The ABA Law Student Division hosts the National Appellate Advocacy Competition, which hones both brief writing and oral advocacy skills. Competitors participate in a hypothetical appeal to the United States Supreme Court. Student advocates are given a legal issue involving the First Amendment. Hundreds of teams from throughout the country participate in this competition. All students choosing to compete must be members of the ABA Law Student Division. In addition to this competition the ABA Law Student Division offers job assistance, leadership training, public service opportunities, and career development programming.
The Giles Sutherland Rich Memorial Moot Court competition is named for the late Honorable Giles Sutherland Rich, who revolutionized patent law in the United States during his tenure as judge and by co-writing federal patent law statutes. The competition holds regional moot arguments in various cities across the nation with the national final argument in Washington, D.C. This final round of arguments is also an annual inter-law school event sponsored by the American Intellectual Property Law Association.
Each spring the New York Law School Moot Court Association hosts the Robert F. Wagner National Labor and Employment Law Moot Court Competition in honor of the late U.S. Senator. The competition is the nation’s largest student-organized moot court competition. It is also the only national competition dedicated exclusively to labor and employment law. For over thirty years, students from across the country interested in labor and employment law have competed in this esteemed event.
The National Baseball Arbitration Competition, organized by the Tulane Sports Law Society, is a simulated salary arbitration competition modeled closely on the procedures used by Major League Baseball (MLB). Like many moot court competitions, the National Baseball Arbitration Competition's main goal is to provide participants with the opportunity to sharpen their oral and written advocacy skills. However, the competition is unique because it allows law students to improve these skills within the specialized context of MLB's salary arbitration proceedings. This annual competition is held in the spring semester at Tulane University Law School. At the conclusion of the arbitration competition the Tulane Sports Law Society hosts a panel of experts to discuss legal issues related to baseball.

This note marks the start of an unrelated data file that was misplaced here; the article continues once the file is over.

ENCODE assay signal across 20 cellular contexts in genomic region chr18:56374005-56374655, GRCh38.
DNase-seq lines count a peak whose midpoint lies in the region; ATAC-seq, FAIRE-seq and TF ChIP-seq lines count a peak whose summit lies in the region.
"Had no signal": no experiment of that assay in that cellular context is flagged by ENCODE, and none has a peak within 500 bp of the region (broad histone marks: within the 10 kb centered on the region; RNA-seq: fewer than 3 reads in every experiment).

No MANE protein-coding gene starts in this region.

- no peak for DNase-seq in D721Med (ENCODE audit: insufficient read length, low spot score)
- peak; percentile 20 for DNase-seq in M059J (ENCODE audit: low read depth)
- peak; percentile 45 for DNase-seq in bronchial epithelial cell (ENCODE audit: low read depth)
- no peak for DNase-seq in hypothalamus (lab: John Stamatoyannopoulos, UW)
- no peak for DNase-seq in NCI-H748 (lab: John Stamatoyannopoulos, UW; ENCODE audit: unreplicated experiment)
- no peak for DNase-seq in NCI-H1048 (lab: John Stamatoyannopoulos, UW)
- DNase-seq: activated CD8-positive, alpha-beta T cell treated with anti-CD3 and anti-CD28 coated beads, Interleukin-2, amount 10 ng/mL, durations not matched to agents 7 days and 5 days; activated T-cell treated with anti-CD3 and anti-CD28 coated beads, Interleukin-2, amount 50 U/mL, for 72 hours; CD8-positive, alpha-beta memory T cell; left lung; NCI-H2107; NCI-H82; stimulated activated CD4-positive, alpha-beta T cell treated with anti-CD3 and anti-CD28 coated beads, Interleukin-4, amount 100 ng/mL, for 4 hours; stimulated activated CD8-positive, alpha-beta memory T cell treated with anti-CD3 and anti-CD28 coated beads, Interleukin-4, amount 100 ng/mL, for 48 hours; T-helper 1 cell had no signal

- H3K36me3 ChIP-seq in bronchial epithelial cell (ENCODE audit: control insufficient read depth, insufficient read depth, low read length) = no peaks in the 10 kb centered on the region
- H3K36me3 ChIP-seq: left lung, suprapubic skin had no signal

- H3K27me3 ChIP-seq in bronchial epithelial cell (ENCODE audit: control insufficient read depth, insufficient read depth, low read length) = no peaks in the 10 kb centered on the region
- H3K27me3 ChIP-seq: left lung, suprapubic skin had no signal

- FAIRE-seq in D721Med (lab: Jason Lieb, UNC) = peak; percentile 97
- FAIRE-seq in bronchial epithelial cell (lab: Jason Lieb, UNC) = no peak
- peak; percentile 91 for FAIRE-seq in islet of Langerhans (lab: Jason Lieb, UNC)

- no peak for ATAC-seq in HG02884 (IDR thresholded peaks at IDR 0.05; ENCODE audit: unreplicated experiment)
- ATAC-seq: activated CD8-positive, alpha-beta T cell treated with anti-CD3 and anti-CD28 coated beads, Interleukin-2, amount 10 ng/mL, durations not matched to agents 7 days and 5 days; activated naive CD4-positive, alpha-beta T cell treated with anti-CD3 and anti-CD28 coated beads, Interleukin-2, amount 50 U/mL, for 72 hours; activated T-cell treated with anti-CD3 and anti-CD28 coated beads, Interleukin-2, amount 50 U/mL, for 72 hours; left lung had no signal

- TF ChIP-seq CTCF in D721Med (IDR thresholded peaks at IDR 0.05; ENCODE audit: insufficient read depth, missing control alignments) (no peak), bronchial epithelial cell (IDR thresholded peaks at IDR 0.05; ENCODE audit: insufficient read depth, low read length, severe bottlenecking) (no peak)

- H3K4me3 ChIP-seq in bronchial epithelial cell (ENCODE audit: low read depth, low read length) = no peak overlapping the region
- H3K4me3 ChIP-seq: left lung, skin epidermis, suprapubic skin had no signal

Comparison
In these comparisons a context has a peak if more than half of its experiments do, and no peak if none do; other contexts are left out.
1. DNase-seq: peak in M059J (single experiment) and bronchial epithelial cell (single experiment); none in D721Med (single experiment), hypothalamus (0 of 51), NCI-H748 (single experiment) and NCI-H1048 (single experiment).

Robert Orseck was a renowned appellate attorney in South Florida. His fifteen years of practice played a significant role in the development of the common law in Florida. Mr. Orseck was noted for his style, integrity, and unparalleled understanding of complicated factual and legal problems in arguing before the Appellate Courts of Florida. His practice led to over 350 decisions in both the Southern and Federal Reporter, with 159 of those decisions resulting in opinions. Friends and colleagues of Mr. Orseck have donated the awards given at the competition in his honor. Awards are presented to the runner up, best oral advocates, best brief, and first and second place teams overall. The competitions hypothetical legal problem, released in late April, always presents a thought-provoking issue encompassing Florida law. Each law school may send one team consisting of two or three students. Each team must submit a brief that is no longer 25 pages of text and complies with the Florida Rules of Appellate Procedure.
Please contact the VP of External Competitions
for more information: